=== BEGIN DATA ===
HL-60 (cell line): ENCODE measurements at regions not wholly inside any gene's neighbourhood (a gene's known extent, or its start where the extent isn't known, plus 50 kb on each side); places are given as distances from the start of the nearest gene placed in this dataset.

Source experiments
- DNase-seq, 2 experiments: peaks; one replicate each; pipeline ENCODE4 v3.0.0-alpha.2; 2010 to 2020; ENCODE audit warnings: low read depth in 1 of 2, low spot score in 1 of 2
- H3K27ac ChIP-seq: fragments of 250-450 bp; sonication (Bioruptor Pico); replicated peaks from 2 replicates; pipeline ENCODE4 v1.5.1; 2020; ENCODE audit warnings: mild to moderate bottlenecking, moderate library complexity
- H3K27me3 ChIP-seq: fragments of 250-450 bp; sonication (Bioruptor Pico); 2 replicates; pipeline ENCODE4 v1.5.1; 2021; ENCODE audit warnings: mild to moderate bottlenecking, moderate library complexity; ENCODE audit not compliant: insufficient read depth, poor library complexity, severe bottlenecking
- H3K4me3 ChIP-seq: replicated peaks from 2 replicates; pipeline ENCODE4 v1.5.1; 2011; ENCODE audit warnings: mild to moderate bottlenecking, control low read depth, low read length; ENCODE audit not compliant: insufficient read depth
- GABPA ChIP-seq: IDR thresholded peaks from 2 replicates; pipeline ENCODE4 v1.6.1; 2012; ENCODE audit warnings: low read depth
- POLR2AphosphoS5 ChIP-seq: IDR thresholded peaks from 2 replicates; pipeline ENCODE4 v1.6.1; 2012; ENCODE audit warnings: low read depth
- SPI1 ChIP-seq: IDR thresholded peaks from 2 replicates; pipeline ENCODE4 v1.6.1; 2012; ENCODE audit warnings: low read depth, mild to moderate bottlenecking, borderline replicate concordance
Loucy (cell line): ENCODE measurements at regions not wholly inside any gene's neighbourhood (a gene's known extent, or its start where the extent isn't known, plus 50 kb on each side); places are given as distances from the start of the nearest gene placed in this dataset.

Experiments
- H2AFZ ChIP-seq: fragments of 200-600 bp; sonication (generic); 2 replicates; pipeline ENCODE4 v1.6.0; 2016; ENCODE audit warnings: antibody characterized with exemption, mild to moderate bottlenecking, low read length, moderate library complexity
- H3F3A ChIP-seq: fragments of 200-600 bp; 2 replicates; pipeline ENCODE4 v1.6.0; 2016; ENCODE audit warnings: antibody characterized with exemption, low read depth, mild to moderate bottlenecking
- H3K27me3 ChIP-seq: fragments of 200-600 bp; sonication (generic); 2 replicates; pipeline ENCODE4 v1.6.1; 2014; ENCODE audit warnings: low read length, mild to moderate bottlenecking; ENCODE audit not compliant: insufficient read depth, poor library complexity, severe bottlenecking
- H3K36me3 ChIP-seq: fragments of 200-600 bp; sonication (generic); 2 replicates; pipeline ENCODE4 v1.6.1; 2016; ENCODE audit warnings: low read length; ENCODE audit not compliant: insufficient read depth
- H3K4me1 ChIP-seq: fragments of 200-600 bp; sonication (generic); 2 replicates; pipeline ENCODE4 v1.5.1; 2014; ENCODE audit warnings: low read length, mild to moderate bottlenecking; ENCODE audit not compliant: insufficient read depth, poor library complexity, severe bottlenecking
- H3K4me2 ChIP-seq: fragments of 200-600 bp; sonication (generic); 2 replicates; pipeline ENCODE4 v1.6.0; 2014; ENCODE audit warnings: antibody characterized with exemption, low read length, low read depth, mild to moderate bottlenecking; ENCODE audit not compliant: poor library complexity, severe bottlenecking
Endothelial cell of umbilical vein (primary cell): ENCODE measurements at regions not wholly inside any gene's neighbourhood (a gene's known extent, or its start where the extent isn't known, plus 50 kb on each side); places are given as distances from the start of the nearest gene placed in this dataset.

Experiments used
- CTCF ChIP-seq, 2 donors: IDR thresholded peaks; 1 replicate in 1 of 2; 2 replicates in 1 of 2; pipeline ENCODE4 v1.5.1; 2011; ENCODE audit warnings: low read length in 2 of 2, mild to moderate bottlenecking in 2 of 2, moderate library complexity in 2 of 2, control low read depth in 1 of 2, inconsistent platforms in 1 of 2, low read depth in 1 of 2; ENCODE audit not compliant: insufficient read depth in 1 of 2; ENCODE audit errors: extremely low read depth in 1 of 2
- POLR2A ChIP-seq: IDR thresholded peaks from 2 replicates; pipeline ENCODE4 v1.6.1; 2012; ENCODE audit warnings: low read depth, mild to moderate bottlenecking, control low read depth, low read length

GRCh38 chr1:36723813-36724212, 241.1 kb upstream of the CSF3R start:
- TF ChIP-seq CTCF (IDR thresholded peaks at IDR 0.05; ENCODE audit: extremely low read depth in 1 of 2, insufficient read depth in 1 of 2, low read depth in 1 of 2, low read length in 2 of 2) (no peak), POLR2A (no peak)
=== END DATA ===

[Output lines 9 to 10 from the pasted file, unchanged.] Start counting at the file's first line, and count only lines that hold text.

- SPI1 ChIP-seq: IDR thresholded peaks from 2 replicates; pipeline ENCODE4 v1.6.1; 2012; ENCODE audit warnings: low read depth, mild to moderate bottlenecking, borderline replicate concordance
Loucy (cell line): ENCODE measurements at regions not wholly inside any gene's neighbourhood (a gene's known extent, or its start where the extent isn't known, plus 50 kb on each side); places are given as distances from the start of the nearest gene placed in this dataset.